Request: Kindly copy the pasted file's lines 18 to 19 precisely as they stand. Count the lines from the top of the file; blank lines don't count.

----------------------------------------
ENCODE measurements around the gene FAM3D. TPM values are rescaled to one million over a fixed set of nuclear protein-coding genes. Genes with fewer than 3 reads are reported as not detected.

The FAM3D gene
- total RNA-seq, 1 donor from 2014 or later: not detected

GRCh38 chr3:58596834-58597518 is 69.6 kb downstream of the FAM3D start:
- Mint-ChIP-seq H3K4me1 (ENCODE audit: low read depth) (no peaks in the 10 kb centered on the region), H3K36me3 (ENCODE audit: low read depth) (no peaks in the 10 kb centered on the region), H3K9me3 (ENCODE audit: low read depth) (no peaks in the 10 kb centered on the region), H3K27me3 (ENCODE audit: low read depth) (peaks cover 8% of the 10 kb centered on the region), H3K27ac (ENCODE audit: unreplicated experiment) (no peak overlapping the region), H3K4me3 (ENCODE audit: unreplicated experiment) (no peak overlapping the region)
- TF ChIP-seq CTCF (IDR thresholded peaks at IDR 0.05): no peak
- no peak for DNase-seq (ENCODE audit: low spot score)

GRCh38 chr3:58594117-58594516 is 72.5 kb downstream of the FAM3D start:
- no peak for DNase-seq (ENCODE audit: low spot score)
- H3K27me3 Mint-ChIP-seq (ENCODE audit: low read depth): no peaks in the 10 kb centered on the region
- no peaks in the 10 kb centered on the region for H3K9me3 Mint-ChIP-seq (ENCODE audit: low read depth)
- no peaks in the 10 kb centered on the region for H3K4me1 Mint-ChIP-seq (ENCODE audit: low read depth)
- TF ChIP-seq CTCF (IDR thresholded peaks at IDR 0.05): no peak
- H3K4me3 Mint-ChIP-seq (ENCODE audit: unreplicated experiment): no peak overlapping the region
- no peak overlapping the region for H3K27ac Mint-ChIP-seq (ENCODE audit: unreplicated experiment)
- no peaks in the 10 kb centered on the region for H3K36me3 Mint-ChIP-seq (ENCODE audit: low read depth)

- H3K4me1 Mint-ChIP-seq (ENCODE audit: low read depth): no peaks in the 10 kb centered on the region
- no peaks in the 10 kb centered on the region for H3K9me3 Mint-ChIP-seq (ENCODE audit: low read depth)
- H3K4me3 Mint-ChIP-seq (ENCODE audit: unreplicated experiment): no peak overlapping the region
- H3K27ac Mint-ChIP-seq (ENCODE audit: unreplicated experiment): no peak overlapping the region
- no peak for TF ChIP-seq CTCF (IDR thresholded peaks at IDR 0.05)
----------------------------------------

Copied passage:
- no peaks in the 10 kb centered on the region for H3K9me3 Mint-ChIP-seq (ENCODE audit: low read depth)
- H3K4me3 Mint-ChIP-seq (ENCODE audit: unreplicated experiment): no peak overlapping the region